The holiday season is supposed to be a joyous one, but it can often feel just the opposite for those who have experienced the loss of a loved one, according to an expert.

“There’s no right or wrong way to grieve,” said Brittney Schrick, University of Arkansas System Division of Agriculture extension family life specialist. “Be patient with yourself or those around you who are grieving a loss.”

“Holidays can magnify feelings of grief and loss,” she said.

Schrick gives some advice on how to deal with grief during the holiday season.

Tell people what you need — “People want to help, but they may be doing just the opposite,” Schrick said. “Maybe you have a freezer full of food, so you don’t need another casserole, but you could use some help around the house or a visitor to keep you company.”

Schrick also advises to look for ways to keep in touch with friends and family that aren’t overwhelming to you, like texting, FaceTime or Skype or short visits.

Allow yourself to feel — “You may be tempted to put on a brave face for those around you, and there may be times when that is appropriate; however, if you’re feeling sad, that’s OK,” Schrick said. “Allow yourself to feel upset or sad or whatever you feel.”

Grief can show up in different ways depending on the person. Children are prone to display their feelings in ways that seem strange to adults and some may show grief through anger, frustration or very little emotion at all.

“There’s no correct way to experience or show grief,” Schrick said.

Set boundaries — You may feel obligated to attend holiday parties, but don’t feel up to it. Schrick suggests coming up with a Plan A and a Plan B for the event.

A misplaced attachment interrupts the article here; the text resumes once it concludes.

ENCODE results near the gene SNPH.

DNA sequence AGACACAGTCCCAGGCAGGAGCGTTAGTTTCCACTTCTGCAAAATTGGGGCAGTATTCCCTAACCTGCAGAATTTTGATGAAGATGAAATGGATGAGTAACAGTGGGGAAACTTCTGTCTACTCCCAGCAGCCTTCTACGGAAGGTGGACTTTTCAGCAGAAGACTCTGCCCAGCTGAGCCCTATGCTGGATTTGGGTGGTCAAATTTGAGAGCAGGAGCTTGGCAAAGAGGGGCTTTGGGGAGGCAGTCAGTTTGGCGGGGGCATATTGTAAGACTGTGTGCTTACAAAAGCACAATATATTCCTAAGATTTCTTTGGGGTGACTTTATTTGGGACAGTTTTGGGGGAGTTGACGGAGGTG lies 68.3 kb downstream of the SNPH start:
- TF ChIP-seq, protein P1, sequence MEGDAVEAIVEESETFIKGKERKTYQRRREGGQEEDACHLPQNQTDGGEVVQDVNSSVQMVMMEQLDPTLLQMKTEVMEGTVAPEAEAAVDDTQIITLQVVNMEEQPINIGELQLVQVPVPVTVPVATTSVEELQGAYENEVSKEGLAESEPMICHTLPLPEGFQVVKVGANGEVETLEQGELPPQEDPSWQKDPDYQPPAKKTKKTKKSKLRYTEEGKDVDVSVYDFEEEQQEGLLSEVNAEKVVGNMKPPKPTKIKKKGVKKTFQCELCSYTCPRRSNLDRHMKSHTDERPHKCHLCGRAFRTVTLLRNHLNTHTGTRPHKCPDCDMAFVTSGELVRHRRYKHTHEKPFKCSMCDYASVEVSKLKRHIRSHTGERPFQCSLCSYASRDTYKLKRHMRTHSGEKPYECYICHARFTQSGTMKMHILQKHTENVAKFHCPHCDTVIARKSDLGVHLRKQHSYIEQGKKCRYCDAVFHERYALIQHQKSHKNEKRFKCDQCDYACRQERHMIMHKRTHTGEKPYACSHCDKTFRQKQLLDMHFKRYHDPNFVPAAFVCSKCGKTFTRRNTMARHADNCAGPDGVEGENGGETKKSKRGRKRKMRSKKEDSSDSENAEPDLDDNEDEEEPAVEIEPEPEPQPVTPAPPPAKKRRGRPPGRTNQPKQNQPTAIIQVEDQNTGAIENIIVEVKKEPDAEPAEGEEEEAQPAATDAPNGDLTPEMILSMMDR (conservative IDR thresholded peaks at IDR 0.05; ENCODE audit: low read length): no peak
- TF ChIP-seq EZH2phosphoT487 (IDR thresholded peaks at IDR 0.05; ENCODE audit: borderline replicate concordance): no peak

“If you are invited to a party you want to go to, plan to go, but allow yourself to change your mind if you don’t feel up to it on the day,” Schrick said. “Anyone who loves you will understand if you need to change your plans.”

Schrick also said it might be worth going to the event even if you don’t feel like it in the beginning.

“Give yourself permission to leave early if you feel overwhelmed,” Schrick said.

Reach out for help — If you are experiencing symptoms of depression such as a down mood that won’t go away, lack of interest in activities you used to enjoy, fatigue or lack of energy, changes in sleep or appetite, difficulty thinking or making decisions, or an increase in physical symptoms with no apparent medical reason, contact a doctor or local hospital.

“Especially if you have thoughts of suicide, contact a medical professional or reach out to a trusted friend or family member for help,” Schrick said. “Pay special attention to children who are grieving because depression symptoms may be different for children and include stomach aches, anxiety, and headaches.”

— Emily Thompson is with the U of A System Division of Agriculture.